Pre-election budget 2015 [Poll]

By Louise Mulgrew | 18th March 2015 | 15 min read

With under 50 days to go until the general election, the chancellor announced that there would be no gimmicks and giveaways in this pre-election budget.

A very tempting opportunity to do so given a large windfall in government funds from various sources: a drop in oil prices, large amounts of capital raised from the sale of bank shares and a decrease in the cost of borrowing money, all gave rise to the possibility of freebies from the government in an attempt to woo voters before the election.

George Osborne however decided that the money was better spent to offset some of the deficit and this shows; the deficit as a share of national income as halved since 2010.

The forecasts for government borrowing are also set to fall from £97.5bn in 2013-14 to £90.2bn in 2014-15, £75.3bn in 2015-16, £39.4bn in 2016-17, £12.8bn in 2017-18 before reaching a £5.2bn surplus in 2018-19.

Moving on to workplace pensions, the pension pot lifetime allowance is to be reduced from £1.25m to £1m from next year which will also save the government around £600m per year.

As we expected from yesterday's blog post, the law will be changed to allow pensioners to access or change their annuities and will abolish the 55% tax charge.

Another announcement aiming to put money back into the pockets of workers is that personal tax allowance will rise from the current £10,000 to £10,600 for the 2015-16 tax year, £10,800 in the 2016-17 tax year and up to £11,000 in 2017-18. The upper rate band of 40% tax will also increase beyond inflation from £42,385 in 2014-15 to £43,300 in 2017-18.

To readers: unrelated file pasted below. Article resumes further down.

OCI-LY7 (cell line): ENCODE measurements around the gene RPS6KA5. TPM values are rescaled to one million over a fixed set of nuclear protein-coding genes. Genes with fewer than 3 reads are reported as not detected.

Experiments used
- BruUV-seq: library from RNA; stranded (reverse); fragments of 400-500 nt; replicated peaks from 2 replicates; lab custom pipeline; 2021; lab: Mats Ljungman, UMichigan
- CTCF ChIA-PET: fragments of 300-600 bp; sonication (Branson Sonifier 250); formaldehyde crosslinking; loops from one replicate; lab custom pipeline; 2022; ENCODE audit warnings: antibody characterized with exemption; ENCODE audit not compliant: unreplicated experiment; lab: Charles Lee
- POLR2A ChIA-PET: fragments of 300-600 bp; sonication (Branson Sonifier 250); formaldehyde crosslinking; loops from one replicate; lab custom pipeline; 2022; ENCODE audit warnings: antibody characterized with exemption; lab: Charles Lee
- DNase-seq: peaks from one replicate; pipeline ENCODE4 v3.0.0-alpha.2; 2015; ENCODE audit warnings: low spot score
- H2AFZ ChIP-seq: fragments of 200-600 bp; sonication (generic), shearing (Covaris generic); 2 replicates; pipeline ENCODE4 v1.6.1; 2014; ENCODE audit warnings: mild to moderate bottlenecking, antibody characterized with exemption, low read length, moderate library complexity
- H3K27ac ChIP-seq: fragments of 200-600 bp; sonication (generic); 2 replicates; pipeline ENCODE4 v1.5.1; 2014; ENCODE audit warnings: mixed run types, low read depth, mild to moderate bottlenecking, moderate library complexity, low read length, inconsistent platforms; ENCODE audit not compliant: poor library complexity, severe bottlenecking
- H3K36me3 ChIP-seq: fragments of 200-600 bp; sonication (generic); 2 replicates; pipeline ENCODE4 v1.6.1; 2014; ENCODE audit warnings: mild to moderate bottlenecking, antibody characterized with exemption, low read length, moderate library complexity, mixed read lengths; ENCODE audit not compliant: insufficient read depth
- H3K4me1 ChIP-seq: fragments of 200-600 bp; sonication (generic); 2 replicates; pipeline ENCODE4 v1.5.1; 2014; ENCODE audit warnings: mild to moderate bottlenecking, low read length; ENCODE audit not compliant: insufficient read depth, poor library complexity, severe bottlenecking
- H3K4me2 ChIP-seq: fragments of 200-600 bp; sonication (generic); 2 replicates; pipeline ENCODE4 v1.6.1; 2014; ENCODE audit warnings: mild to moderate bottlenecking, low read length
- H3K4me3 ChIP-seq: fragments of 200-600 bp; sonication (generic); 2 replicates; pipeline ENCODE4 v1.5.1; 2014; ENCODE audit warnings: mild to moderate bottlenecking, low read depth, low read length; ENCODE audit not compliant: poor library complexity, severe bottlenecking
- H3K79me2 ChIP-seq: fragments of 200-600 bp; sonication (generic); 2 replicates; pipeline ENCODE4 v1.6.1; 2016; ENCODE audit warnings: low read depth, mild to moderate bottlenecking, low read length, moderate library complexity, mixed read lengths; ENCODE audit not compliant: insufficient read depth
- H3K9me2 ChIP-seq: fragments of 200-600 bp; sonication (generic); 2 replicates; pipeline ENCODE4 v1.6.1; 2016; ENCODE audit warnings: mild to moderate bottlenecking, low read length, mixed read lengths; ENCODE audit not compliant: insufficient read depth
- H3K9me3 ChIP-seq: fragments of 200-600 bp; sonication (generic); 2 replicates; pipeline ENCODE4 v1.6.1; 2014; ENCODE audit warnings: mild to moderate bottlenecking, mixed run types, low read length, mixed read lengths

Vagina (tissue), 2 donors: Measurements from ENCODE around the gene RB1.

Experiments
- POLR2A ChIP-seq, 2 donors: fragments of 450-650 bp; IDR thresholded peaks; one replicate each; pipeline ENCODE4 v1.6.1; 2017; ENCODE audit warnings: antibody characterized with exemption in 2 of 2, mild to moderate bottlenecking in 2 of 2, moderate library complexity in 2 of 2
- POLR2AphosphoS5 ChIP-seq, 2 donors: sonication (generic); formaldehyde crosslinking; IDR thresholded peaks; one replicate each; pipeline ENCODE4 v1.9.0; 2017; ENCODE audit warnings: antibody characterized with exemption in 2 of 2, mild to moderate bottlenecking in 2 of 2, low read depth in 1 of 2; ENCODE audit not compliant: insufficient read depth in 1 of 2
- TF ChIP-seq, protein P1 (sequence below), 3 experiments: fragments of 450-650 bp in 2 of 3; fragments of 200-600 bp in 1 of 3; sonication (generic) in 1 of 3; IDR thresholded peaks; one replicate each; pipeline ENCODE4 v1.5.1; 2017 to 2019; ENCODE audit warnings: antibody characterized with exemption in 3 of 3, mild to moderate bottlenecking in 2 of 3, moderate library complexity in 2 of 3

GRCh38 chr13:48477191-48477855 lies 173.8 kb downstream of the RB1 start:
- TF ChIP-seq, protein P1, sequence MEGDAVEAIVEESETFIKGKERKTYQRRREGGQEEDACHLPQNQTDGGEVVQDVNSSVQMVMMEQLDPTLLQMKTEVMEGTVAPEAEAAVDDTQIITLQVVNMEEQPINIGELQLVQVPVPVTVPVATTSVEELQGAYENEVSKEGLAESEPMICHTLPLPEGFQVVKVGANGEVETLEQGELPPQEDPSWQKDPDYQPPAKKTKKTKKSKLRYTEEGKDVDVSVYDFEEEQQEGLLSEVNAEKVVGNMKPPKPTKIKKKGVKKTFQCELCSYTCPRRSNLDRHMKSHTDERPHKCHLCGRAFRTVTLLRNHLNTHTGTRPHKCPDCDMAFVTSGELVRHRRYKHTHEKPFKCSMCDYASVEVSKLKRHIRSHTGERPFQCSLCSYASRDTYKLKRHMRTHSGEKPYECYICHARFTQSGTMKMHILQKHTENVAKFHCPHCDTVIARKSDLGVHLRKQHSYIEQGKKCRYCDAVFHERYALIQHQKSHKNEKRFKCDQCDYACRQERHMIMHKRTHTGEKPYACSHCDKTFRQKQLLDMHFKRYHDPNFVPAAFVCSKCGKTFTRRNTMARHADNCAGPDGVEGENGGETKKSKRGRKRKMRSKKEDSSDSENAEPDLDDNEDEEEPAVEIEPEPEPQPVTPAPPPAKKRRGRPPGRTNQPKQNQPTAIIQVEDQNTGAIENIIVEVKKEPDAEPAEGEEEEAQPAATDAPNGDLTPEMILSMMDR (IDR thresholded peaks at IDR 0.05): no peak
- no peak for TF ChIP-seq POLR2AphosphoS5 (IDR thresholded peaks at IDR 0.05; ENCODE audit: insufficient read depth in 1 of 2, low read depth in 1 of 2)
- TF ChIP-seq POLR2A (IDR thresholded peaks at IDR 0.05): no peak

Annual paper tax returns will also be abolished.

Fantastic news also for the pub industry, beer duty has been cut by 1p/pint, cider by 2%, whisky by 2% and the duty on wine has been frozen.

In terms of the changes to savings, there will be a new personal savings allowance with the first £1,000 interest on savings income will be tax free and the annual savings limit for an ISA will be increased to £15,240. Emphasis on helping first time buyers has also been written into the savings part of the budget with a "Help to buy" ISA which will be topped up by government of £50 for every £200 saved for a deposit on a house.

In terms of infrastructure and housing developments, the budget announced by the chancellor will include up to £600m to clear new spectrum bands for auction which will ultimately improve mobile phone networks and connectivity and also a commitment to providing high speed internet; of at least 100mb/s for every household in the UK.

Furthermore, a new inter-city rail franchise for the south west of England has been proposed and to promote the Northern Powerhouse, councils of Greater Manchester will be allowed to keep 100% of additional businesses rates.

Emphasising business, the anticipated "Google Tax" namely, the "Diverted Profits" tax will come into effect next month which will prevent firms from moving their profits offshore artificially to avoid the taxman. Farmers will also be allowed to average their incomes over five years for tax purposes.

The annual bank levy will also rise to 0.21% which will raise an extra £900m per year.

Finally, a further £75m from the Libor fines issued will go to charities for regiments that fought in Afghanistan, to renovate the Battle of Britain memorials and also to contribute towards a permanent memorial to casualties of those who died in Afghanistan. There will also be £25m allocated to support army veterans.

So there we have it. One of the main criticisms was the believability of the budget and whether the promises made were going to hold their own water. Do you believe in the budget or do you think it's all to woo voters for the next election? Does this budget work for you personally or for your business?